SYDNEY (AFP) – The first Test match between Australia and India was postponed on Saturday following the death of batsman Phillip Hughes, with a shattered skipper Michael Clarke admitting the team were in “deep pain”.
Hughes, 25, died on Thursday from massive bleeding on the brain, two days after being knocked unconscious by a bouncer while batting at a domestic match at the Sydney Cricket Ground.
His death has thrown the cricketing world into mourning with the first Test against India, due to start on Thursday in Brisbane, postponed to allow the players time to grieve, Cricket Australia said.
“These are extraordinary circumstances and we simply couldn’t or wouldn’t expect our players to be emotionally ready to start a Test match the day after farewelling one of their teammates,” CA chief executive James Sutherland said.
“Their welfare is our absolute priority. They are grieving and to expect that they could play a high-pressured, five-day Test match the following day is out of the question.”
Sutherland said CA appreciated the “incredible understanding and support” of the Board of Control for Cricket in India which had been “nothing short of outstanding during these difficult times”.
It is not yet known when the match will be rescheduled, but Sutherland said it would be done in full consultation with the players, the Indian Board, the International Cricket Council and broadcasters.
Earlier on Saturday a distraught Clarke had paid an emotional tribute to Hughes on behalf of the Australian cricket team and support staff.
Clarke spoke of Hughes’ parents and family and said: “We share in the deep pain that you’re feeling.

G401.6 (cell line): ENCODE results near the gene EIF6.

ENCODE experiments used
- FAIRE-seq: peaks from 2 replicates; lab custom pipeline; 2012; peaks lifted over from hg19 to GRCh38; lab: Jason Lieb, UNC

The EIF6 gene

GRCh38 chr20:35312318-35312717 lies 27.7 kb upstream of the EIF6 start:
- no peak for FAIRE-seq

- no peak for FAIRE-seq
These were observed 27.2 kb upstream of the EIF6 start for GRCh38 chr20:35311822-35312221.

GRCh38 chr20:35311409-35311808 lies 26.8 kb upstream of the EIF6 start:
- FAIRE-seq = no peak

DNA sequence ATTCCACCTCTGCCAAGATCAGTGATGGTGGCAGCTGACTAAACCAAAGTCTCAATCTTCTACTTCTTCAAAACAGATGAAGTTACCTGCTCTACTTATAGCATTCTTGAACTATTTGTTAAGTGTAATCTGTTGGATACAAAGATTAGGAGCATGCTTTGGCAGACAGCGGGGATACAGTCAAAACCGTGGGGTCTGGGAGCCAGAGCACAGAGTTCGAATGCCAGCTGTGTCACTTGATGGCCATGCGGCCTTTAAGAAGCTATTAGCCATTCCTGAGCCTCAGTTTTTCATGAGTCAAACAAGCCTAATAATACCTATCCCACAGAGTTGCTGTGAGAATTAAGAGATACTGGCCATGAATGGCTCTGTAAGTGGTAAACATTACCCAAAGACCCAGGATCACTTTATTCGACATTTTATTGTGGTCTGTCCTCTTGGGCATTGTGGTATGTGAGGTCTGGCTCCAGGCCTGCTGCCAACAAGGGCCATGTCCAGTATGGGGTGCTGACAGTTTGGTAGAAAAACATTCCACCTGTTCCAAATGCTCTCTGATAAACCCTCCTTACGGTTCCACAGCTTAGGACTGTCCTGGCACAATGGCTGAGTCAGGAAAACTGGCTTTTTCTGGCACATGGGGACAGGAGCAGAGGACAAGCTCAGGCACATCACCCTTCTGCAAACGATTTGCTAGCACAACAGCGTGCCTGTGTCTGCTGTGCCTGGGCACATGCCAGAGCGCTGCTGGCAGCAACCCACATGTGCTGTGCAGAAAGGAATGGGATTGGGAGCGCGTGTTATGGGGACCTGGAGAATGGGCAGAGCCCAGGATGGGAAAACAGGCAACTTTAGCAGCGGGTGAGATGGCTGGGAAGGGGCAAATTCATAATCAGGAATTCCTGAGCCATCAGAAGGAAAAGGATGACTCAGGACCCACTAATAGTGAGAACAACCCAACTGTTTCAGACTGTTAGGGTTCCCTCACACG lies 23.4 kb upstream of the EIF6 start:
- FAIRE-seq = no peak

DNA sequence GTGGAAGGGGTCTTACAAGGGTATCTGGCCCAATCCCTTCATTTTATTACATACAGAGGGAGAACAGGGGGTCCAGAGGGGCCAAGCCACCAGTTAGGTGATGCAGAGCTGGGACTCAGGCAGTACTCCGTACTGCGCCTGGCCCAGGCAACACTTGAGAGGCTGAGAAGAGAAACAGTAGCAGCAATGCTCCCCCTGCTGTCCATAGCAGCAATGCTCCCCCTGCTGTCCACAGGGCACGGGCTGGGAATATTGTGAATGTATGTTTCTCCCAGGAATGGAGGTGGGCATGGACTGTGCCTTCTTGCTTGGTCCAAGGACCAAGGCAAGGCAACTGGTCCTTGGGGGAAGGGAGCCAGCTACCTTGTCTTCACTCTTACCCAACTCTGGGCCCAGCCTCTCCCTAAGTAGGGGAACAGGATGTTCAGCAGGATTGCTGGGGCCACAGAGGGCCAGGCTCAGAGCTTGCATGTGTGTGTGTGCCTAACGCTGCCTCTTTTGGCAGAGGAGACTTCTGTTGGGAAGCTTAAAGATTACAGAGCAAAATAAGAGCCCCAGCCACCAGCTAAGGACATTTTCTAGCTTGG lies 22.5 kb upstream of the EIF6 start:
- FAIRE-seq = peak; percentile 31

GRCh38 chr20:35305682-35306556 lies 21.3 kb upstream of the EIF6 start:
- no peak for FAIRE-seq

“Our dressing room will never be the same. We loved him and always will.”
Hughes’ death has reverberated around the country in which cricket is considered the national game, with flags flown at half-mast and cricket bats left outside front doors as a mark of respect, including at the Sydney residence of Prime Minister Tony Abbott.
“Words cannot express the loss we all feel as a team right now,” Clarke told a brief press conference in Sydney, in which he took no questions and battled to keep his composure.
“Apart from when he was home on the farm with his beloved cattle, Hughesy was at his happiest playing cricket for his country with his mates,” Clarke said.
“Things were always put into perspective when Hughesy said: ‘Where else would you rather be boys than playing cricket for your country?’”
Clarke said Hughes, who had played 26 Tests since his 2009 debut and who had appeared ready for his next call up, had epitomised what the baggy green cap that Australian Test cricketers wear was all about.
He said he had asked Cricket Australia to retire Hughes’ one-day international number of 64, which they have agreed to do.
“The world lost one of its great blokes this week and we are all poorer for it. Our promise to Hughesy’s family is that we will do everything we can to honour his memory,” Clarke said.
“His legacy of trying to improve each and every day will drive us for the rest of our lives.”
Ahead of the postponement of the game, former captain Ricky Ponting had said playing the Test match would not have been right.
“It’s been such a tragic week for the Hughes family and the cricket community, I can’t imagine how anybody can be expected to play Test cricket on Thursday,” Ponting wrote in The Australian newspaper.
Test players David Warner, Shane Watson, Brad Haddin and Nathan Lyon were at the SCG when the popular Hughes suffered the fatal injury during a Sheffield Shield match. Many players visited the stricken player in hospital to pay their respects.
The tragic accident has deeply shaken the world cricket community and Clarke thanked fans for their touching tributes.
“We’re going to miss that cheeky grin and that twinkle in his eye,” Clarke said.